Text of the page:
WandaVision heralds the franchise-dominated way forward for streaming
A month before Disney + officially unveiled, a message came out for Marvel fans: get ready to pay if you want to understand what's going on in future films.
That edict, passed by Marvel creative director Kevin Feige in an oft-quoted Bloomberg interview, is finally being realized.
WandaVision, an exploration of the relationship between Wanda Maximoff (played by Elizabeth Olsen) and Vision (Paul Bettany) through the lens of classic sitcoms, arrives on Disney + today. It marks the Marvel Cinematic Universe's first step on television and the first of many company-wide efforts to establish Disney + as a must-have for fans.
Due to delays in Covid-19, it's the first new live-action Marvel offering since 2019, Spider-Man: Far From Home. WandaVision's rollout also features some of the original content for Marvel fans to gobble up and offers a glimpse into the new reality of streaming. Streamers want to develop their most valuable stories and characters to battle their competition and get fans to invest.
"If I know there will be another release in a series that is either related or directly related to a franchise that I'm very interested in, I will be less likely to cancel that service," said the assistant Chairman and US technology, media and telecommunications company leader at Deloitte Kevin Westcott said. "I see it as a churn prevention technique."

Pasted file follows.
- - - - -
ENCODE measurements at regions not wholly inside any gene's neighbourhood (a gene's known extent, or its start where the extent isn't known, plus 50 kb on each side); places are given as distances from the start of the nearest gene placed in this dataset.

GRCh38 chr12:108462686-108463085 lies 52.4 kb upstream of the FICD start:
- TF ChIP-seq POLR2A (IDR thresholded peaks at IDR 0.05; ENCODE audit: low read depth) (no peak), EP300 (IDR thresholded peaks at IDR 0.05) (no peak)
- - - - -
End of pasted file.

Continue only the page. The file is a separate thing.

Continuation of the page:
At Disney, this technique shows up when examining the original plans for the first half of the year. Two more Marvel original series are preparing for their release in the coming months: The Falcon and Winter Solider are expected to be released on March 19, and Loki is slated for a debut in May. These series give Marvel fans a reason to stay in the first half of the year.
And it doesn't stop there. On an investor's day in December, newly appointed media and entertainment chairman Kareem Daniel said the company plans to bring out an amazing 10 Star Wars and 10 Marvel series over the next several years. The Mandalorian season two finale came with a teaser for another spin-off series called The Book of Boba Fett, which is slated to premiere in late 2021.
"We have the ability to explore these stories with just these characters and actors. When those stories are over and these seasons are over, they can migrate back to the big screen and then back to Disney +," the previous content curation and programming director said Ricky Strauss before Disney's debut.
Disney's strategy is already paying off. The service has more than 86 million subscribers, an astonishing number for a service that is just over a year old. The first price hike is already planned for early this year, just as these new shows are coming out. No wonder other entertainment giants are trying to replicate this franchise success.
One of these companies is WarnerMedia, which is already trying to get DC Comics characters more central to the streamer's content strategy.
The company recently discontinued its standalone streaming service DC Universe and switched original series like Doom Patrol and Harley Quinn to the growing HBO Max. It released Wonder Woman in theaters and on HBO Max simultaneously last month last month. Behind the scenes, it tries to prop up the broader DC Universe so that it is cohesive across all screens.
"Since joining in August 2019, we've held weekly meetings at our major franchises where we've talked about how we can work together and how we can do the whole thing more than the parts, how we have this amazing character and these Bringing stories to life in a new life and in other ways, "said Ann Sarnoff, chairman and CEO of WarnerMedia Studios and Networks, at CES 2021 this week." Now everything is connected and we're creating a DC Universe plan which is much more centrally connected, but carried out individually. "